“Our panel of representatives that oversees the fund will have to prudently determine where the money can be best placed,” said Bowman. “However, we’re also going to try to focus on initiatives that promote diversity and inclusion, which will give us a bit of a clearer direction to go in for distributing funds.”

    According to Yale’s website, there are over 500 active student organizations on campus.

  2. Destination: Clear Conscience

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    It’s mid-March and I’m in a t-shirt. The weather is a welcome respite from New Haven’s never-ending winter — it’s that putting-on-sunscreen-won’t-stave-off-the-burn kind of day. Gotta love spring break.

    We’re at our volunteer site, a farm connected to the University of Buenos Aires that offers work opportunities to individuals with developmental disabilities.

    Today, one of the farmhands is showing me how to plant lettuce seeds in beds of soil. Sometimes we pause to trade jokes or start water fights. Sometimes he teaches me new phrases in Spanish. “Que buena chica,” he says, “Buen trabajo.”

    Later that evening, I find myself in an Argentine restaurant using my broken Spanish to tell my waiter how I’ve wound up in Buenos Aires. “Soy de Nueva York,” I say. “Pero estoy de vacaciones.”

    “Oh!” Suddenly he understands. “You have spring break, sí? Sprang break como James Franco!”

    “Well,” I laugh, “Not exactly.”

    * * *

    In 2012, Yale-affiliate James Franco popularized the notion of spring break as a time for rum-soaked ragers in Florida/Cabo/insert beachy region of choice.

    But for many Yale students, spring break is the ideal time for a very different sort of travel. Over the past two weeks, more than 50 Yalies participated in service trips abroad with destinations as wide-ranging as Taiwan and Guatemala.

    Aobo Guo ’17 spent her spring break freshman year on one such trip to Ghana and Togo — a nation she’d never even heard of before she applied to go. The trip was organized by Reach Out, a Yale undergraduate organization that coordinates international service. It was supposed to focus on volunteer work at an orphanage in Togo, where students aimed to implement a health curriculum for the children. Soon after arriving at the volunteer site, however, Guo grew frustrated with the group’s efforts.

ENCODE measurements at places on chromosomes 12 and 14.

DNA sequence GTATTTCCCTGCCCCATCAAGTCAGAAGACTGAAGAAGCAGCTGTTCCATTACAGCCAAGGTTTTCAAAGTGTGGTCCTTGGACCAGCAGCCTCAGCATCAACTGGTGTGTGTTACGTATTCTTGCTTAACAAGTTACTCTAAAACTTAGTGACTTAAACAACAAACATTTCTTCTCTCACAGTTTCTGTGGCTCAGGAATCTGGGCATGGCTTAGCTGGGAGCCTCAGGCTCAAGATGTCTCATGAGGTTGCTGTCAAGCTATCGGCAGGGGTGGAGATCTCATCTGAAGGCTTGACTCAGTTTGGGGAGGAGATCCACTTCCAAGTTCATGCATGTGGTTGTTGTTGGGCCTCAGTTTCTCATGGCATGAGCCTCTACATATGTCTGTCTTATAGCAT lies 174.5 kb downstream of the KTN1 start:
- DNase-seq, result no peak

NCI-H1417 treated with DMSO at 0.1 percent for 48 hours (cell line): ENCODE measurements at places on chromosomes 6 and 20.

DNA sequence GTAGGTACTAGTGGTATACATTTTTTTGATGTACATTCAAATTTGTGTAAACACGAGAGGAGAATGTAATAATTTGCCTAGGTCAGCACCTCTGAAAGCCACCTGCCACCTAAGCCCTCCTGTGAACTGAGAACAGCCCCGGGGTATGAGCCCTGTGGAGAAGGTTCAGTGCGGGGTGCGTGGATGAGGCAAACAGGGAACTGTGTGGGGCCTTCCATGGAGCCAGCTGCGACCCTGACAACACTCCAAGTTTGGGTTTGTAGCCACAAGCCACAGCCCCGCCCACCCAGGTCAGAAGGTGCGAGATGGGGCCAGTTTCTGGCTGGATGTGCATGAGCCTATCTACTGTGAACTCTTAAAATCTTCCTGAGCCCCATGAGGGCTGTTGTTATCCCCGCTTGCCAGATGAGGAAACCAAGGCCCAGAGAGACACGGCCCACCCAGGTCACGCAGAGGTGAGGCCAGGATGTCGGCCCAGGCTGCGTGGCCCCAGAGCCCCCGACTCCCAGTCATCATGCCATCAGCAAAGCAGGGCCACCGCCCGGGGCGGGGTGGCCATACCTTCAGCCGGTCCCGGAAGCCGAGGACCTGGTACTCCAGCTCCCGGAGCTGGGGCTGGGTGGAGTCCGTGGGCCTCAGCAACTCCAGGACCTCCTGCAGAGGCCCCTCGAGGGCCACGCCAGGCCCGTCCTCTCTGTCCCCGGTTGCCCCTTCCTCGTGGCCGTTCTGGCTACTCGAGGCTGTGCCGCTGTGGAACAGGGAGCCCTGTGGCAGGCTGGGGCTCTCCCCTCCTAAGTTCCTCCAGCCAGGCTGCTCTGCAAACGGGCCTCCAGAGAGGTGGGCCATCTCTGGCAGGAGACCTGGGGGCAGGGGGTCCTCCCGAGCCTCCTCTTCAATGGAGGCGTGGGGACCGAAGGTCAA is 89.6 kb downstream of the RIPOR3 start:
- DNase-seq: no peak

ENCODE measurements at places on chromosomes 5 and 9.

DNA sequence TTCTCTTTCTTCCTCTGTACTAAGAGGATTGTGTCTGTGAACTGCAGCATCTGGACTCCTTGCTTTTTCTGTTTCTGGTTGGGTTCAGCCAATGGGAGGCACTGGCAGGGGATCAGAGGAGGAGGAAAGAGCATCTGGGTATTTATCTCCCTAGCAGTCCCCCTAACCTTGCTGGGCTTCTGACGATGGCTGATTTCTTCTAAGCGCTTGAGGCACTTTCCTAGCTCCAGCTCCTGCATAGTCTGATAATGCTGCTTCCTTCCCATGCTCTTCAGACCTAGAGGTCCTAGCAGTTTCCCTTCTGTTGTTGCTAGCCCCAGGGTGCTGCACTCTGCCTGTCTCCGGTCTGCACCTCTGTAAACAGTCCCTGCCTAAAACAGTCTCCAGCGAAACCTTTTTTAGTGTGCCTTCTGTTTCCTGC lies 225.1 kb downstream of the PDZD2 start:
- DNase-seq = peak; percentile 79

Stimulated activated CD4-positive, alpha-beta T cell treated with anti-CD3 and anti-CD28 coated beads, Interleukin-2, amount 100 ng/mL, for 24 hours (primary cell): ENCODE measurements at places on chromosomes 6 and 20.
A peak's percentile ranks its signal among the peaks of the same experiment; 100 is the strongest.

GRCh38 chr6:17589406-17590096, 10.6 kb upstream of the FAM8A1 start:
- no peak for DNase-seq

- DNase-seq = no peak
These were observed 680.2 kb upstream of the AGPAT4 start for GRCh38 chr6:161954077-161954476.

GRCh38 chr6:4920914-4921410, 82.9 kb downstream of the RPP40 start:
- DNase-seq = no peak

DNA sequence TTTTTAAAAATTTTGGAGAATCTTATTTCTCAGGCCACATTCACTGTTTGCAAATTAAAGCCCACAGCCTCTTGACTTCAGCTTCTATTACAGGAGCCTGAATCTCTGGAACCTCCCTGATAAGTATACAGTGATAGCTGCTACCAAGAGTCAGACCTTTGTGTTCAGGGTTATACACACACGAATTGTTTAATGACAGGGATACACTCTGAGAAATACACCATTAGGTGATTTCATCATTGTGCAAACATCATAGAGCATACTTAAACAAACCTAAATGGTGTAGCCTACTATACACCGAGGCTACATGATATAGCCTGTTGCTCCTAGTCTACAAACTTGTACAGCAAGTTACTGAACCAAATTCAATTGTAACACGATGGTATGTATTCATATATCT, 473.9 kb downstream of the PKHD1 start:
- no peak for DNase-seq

“I noticed that Reach Out’s ambitions were noble but weren’t necessarily being executed in the most effective way,” she told me. “It seemed like there was this approach of ‘Look at these slums! Play with these kids! Take in the exotic culture!’ But we weren’t getting a lot done in terms of our actual service project.”

    Guo said their plans to implement the health curriculum hit a roadblock — many of the volunteers didn’t speak any French. The language barrier, she said, made it difficult to communicate with the children at the orphanage.

    Even though the group encountered structural and logistical difficulties, Guo gained a strong appreciation for the challenges inherent in international service work.

    Her mission since then has been to devise better solutions to these difficulties. The following year, Guo led a Reach Out trip to Nepal that better fulfilled her vision of meaningful and mindfully planned service. She later became Reach Out’s president, making it her goal to clarify the organization’s goals and deepen its impact. As president, Guo was responsible for approving applications from potential trip leaders. She rejected a greater number of trips than her predecessors, intent on maintaining a higher standard — quality over quantity was her MO.

    “Previously Reach Out had this reputation for being just a cool spring break experience where you get to travel to an exotic location under the guise of helping out,” Guo said. The emphasis was on tourism rather than on volunteering. “I wanted to make it more centered on service in order to really drive impact.”

    * * *